I’ve learned this the hard way. From various different business ventures, including Ortus Academy, I’m learning to work hard to understand what the team wants. If they want time with their kids, then it’s my job to facilitate that.

    Does it sometimes feel like that comes at a price? Sure! But that’s what leadership is. Just because there’s a need for me to work on my weekends, that doesn’t mean everyone else should. When I finally realized this, and could see my weekend hours as the enabler of my team getting what they wanted, and ultimately helping the business the most during the week, it reframed my weekend drag into a weekend jam session.

    I was liberating my team and getting us to a better position for the week, and I would encourage other leaders to understand this.

    You don’t need to work more hours to understand this, to be clear.

    It’s simply about understanding your role, your ownership and your desires in contrast to those on the team. If you can find what drives a person, you can simultaneously support them and their dreams and give the business what it needs from them.

    Win win, but only if you mind the gap.

    Can you please give us your favorite “Life Lesson Quote”? Can you share how that was relevant to you in your life?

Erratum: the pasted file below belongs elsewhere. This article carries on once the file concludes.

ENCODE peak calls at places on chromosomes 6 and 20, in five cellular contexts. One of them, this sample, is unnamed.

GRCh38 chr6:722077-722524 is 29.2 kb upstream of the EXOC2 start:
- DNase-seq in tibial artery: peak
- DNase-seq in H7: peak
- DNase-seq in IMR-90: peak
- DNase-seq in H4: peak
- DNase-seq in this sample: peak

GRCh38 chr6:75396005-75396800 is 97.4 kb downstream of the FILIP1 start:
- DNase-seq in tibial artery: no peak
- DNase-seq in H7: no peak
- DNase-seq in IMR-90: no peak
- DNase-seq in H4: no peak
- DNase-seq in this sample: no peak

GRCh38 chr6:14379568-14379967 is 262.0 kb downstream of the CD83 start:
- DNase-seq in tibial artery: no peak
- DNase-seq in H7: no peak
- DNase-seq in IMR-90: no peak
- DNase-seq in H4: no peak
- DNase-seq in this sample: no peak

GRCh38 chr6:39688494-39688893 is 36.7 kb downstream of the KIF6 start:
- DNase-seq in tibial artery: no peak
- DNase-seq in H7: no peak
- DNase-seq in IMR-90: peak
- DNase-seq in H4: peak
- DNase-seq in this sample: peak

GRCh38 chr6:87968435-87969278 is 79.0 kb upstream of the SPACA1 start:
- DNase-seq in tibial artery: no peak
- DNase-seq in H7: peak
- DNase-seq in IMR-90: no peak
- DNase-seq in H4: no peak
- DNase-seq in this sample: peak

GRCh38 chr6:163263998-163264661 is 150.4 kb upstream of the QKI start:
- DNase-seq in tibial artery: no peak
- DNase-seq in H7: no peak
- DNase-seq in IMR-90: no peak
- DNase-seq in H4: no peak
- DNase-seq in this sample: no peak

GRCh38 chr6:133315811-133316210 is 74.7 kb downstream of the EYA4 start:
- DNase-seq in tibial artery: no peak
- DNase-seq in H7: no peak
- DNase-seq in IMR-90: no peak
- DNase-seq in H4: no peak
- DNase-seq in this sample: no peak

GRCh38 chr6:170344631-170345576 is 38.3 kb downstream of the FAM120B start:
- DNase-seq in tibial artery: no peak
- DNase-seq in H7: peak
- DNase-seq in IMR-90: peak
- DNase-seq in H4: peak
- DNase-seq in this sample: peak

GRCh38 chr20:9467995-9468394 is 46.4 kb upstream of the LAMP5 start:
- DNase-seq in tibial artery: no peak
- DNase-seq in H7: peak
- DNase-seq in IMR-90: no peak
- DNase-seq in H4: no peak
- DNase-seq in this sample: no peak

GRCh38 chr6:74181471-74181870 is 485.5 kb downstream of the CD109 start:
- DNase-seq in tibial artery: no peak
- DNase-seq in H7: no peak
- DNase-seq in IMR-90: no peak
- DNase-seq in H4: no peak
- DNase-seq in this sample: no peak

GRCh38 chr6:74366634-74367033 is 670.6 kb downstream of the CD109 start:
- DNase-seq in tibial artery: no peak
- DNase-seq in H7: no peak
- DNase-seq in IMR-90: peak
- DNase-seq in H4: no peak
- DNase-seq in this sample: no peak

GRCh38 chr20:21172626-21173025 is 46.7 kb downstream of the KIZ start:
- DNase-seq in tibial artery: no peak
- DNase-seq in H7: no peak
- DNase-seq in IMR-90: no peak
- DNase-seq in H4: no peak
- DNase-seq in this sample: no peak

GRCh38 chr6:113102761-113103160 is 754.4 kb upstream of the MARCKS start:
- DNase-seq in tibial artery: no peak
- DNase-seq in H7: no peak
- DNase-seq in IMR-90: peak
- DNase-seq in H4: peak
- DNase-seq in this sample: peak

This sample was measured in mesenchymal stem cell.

This is from the Tao Te Ching.

    “The Master can keep giving because there is no end to her wealth. She acts without expectation, succeeds without taking credit, and doesn’t think she is better than anyone else. “

    This speaks to a big part of my core being. If we give with expectation, it’s manipulation. If we consistently own the work that is supported by an ecosystem, we deny others their part in its growth. And more than ever before in my life, I’m realizing I’m not special. I might work harder, I might put more out into the world, and I might get rejected more times than I can count on my way there. But I am just a normal human, doing my absolute best just like everyone else.

    All of this stems from the idea that I already have and am enough. While this has been the greatest struggle in my life, to feel like I am enough, it has also been the greatest source of growth and my ability to lead and impact others positively, whether that be to my team, my family, my friends, or my peers.

    How can our readers further follow your work?

    There’s a few places you can find me and Ortus Academy:

    The website for financial intelligence education is

    Our instagram for our students is @WeAreMoneyClub

    To talk about Ortus Academy’s Financial Wellness program or to talk about working with your business team, email me at [email protected]

    If you want to find me personally or my other work, projects and businesses:

    My instagram is @AaronVelky

    My other company, FrontRunner Events, does alignment coaching and corporate retreats for ambitious entrepreneurs and their team. Email me for details.

    I also have a published book called Let Her Play available on Amazon. It’s practical solutions tailored towards parents of female athletes.